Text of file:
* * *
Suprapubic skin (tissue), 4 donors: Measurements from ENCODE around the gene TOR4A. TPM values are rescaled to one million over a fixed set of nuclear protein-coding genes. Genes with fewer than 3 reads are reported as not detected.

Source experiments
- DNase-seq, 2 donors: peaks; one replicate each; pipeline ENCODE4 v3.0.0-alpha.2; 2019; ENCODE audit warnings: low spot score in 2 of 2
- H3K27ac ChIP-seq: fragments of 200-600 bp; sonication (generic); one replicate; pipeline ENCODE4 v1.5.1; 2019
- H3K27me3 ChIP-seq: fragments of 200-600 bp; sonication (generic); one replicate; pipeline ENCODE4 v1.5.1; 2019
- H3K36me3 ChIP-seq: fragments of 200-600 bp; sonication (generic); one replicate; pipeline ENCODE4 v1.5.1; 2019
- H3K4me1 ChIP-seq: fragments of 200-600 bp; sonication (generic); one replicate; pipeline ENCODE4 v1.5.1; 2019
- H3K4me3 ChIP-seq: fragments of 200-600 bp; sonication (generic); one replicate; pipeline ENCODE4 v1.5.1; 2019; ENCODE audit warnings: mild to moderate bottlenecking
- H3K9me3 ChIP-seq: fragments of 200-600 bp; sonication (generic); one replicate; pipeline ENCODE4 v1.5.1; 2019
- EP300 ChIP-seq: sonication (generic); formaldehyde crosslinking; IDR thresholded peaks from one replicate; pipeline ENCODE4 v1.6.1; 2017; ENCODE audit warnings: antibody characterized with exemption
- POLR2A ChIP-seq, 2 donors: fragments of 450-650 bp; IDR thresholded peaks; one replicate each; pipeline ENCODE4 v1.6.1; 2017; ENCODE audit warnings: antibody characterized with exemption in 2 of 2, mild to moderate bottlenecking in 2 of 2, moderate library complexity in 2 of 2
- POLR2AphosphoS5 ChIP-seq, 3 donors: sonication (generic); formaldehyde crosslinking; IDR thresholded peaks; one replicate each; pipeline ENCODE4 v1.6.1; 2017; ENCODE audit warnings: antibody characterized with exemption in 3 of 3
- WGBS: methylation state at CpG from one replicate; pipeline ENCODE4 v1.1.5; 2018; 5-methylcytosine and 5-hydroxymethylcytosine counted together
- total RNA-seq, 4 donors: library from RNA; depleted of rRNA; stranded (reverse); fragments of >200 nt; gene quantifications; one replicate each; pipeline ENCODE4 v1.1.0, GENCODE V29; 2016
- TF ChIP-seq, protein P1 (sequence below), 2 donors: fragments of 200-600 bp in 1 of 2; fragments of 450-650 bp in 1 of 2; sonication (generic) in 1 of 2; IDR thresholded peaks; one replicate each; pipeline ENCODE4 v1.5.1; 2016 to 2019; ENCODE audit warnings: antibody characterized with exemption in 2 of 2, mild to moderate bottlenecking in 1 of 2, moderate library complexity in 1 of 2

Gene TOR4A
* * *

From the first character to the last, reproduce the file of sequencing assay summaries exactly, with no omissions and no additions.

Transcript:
Suprapubic skin (tissue), 4 donors: Measurements from ENCODE around the gene TOR4A. TPM values are rescaled to one million over a fixed set of nuclear protein-coding genes. Genes with fewer than 3 reads are reported as not detected.

Source experiments
- DNase-seq, 2 donors: peaks; one replicate each; pipeline ENCODE4 v3.0.0-alpha.2; 2019; ENCODE audit warnings: low spot score in 2 of 2
- H3K27ac ChIP-seq: fragments of 200-600 bp; sonication (generic); one replicate; pipeline ENCODE4 v1.5.1; 2019
- H3K27me3 ChIP-seq: fragments of 200-600 bp; sonication (generic); one replicate; pipeline ENCODE4 v1.5.1; 2019
- H3K36me3 ChIP-seq: fragments of 200-600 bp; sonication (generic); one replicate; pipeline ENCODE4 v1.5.1; 2019
- H3K4me1 ChIP-seq: fragments of 200-600 bp; sonication (generic); one replicate; pipeline ENCODE4 v1.5.1; 2019
- H3K4me3 ChIP-seq: fragments of 200-600 bp; sonication (generic); one replicate; pipeline ENCODE4 v1.5.1; 2019; ENCODE audit warnings: mild to moderate bottlenecking
- H3K9me3 ChIP-seq: fragments of 200-600 bp; sonication (generic); one replicate; pipeline ENCODE4 v1.5.1; 2019
- EP300 ChIP-seq: sonication (generic); formaldehyde crosslinking; IDR thresholded peaks from one replicate; pipeline ENCODE4 v1.6.1; 2017; ENCODE audit warnings: antibody characterized with exemption
- POLR2A ChIP-seq, 2 donors: fragments of 450-650 bp; IDR thresholded peaks; one replicate each; pipeline ENCODE4 v1.6.1; 2017; ENCODE audit warnings: antibody characterized with exemption in 2 of 2, mild to moderate bottlenecking in 2 of 2, moderate library complexity in 2 of 2
- POLR2AphosphoS5 ChIP-seq, 3 donors: sonication (generic); formaldehyde crosslinking; IDR thresholded peaks; one replicate each; pipeline ENCODE4 v1.6.1; 2017; ENCODE audit warnings: antibody characterized with exemption in 3 of 3
- WGBS: methylation state at CpG from one replicate; pipeline ENCODE4 v1.1.5; 2018; 5-methylcytosine and 5-hydroxymethylcytosine counted together
- total RNA-seq, 4 donors: library from RNA; depleted of rRNA; stranded (reverse); fragments of >200 nt; gene quantifications; one replicate each; pipeline ENCODE4 v1.1.0, GENCODE V29; 2016
- TF ChIP-seq, protein P1 (sequence below), 2 donors: fragments of 200-600 bp in 1 of 2; fragments of 450-650 bp in 1 of 2; sonication (generic) in 1 of 2; IDR thresholded peaks; one replicate each; pipeline ENCODE4 v1.5.1; 2016 to 2019; ENCODE audit warnings: antibody characterized with exemption in 2 of 2, mild to moderate bottlenecking in 1 of 2, moderate library complexity in 1 of 2

Gene TOR4A